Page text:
Felixstowe Fury
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Felixstowe Fury

The Felixstowe Fury, also known as the Porte Super Baby, was a large British, five-engined triplane flying-boat designed by John Cyril Porte of the Seaplane Experimental Station, Felixstowe

Although the test-flying programme demonstrated the aircraft's suitability for long-distance flight, on 11 August 1919 (the eve of a planned flight from England to South Africa) it stalled into the sea on take-off, killing one member of the crew and suffering irreparable damage.


Felixstowe Fury

 ENGINE5 x 334hp Rolls-Royce Eagle VIII inline piston engine
    Take-off weight11483 kg25316 lb
    Empty weight8438 kg18603 lb
    Wingspan37.5 m123 ft 0 in
    Length19.26 m63 ft 2 in
    Height8.38 m28 ft 6 in
    Wing area288.8 m23108.61 sq ft
    Max. speed156 km/h97 mph
    Ceiling3660 m12000 ft

David Pollard, 12.11.2015

Are you sure that it is the nose of the Felistowe Fury in the Flixton Museum because teh museum website states that it is a Felixstowe F5?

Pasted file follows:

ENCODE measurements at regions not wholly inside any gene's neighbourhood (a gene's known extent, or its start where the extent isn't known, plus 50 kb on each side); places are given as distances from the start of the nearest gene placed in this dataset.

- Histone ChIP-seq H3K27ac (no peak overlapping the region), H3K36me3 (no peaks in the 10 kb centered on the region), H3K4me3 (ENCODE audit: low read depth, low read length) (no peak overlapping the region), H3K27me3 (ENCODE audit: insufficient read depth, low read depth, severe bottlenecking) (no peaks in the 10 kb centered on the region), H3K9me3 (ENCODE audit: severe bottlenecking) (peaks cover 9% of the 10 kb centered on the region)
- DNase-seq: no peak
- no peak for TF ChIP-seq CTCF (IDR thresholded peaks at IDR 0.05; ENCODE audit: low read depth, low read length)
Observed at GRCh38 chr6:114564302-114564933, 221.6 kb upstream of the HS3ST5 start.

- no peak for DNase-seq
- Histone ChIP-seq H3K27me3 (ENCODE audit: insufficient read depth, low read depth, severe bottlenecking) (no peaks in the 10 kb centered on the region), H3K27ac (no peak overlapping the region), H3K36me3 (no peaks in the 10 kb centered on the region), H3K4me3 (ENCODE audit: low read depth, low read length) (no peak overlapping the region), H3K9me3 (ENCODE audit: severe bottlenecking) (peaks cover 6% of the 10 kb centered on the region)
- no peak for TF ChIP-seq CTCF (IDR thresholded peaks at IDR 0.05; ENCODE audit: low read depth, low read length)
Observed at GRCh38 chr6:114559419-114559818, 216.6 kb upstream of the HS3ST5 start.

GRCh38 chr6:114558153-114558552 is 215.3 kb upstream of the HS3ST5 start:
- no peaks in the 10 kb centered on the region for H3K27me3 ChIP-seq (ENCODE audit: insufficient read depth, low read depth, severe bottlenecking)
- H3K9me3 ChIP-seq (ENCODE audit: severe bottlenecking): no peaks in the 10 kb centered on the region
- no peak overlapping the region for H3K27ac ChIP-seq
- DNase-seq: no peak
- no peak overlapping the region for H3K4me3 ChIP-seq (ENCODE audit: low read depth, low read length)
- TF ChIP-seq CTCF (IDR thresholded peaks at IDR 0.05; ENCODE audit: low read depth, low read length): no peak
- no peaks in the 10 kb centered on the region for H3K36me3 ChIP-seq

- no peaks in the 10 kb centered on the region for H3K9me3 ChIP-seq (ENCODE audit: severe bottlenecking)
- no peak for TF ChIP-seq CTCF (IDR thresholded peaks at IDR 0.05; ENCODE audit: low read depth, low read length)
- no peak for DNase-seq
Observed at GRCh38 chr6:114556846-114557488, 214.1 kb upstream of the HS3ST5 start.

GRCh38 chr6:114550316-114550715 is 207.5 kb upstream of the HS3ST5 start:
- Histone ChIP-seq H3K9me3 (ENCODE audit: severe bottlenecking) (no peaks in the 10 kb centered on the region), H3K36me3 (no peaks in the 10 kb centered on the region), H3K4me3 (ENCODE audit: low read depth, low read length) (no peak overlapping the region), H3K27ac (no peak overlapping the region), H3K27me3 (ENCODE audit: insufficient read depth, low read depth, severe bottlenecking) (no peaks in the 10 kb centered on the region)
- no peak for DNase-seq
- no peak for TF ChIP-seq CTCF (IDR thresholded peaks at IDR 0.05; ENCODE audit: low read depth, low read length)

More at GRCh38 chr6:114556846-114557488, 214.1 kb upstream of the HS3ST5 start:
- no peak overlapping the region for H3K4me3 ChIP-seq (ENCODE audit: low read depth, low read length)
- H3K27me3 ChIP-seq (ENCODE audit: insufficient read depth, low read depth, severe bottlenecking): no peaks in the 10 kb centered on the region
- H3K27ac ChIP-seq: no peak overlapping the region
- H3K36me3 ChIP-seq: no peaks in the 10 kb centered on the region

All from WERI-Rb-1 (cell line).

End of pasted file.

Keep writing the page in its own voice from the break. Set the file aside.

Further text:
david Eadsforth, 03.01.2014

I discovered the nose portion of the Fury, we had it moved to Flixton Museum where it has been restored.

Terrence Murphy, 15.11.2012

I found a picture on Flckr that shows a Fury with a different tail configuration. So there must have been some modifications made.

Chris Bryant, 25.06.2010

In keeping with its experimental role this aircraft was electric rudder controls at one time - the first use of fly-by-wire I think. It also had electric revolution counters for its engines.

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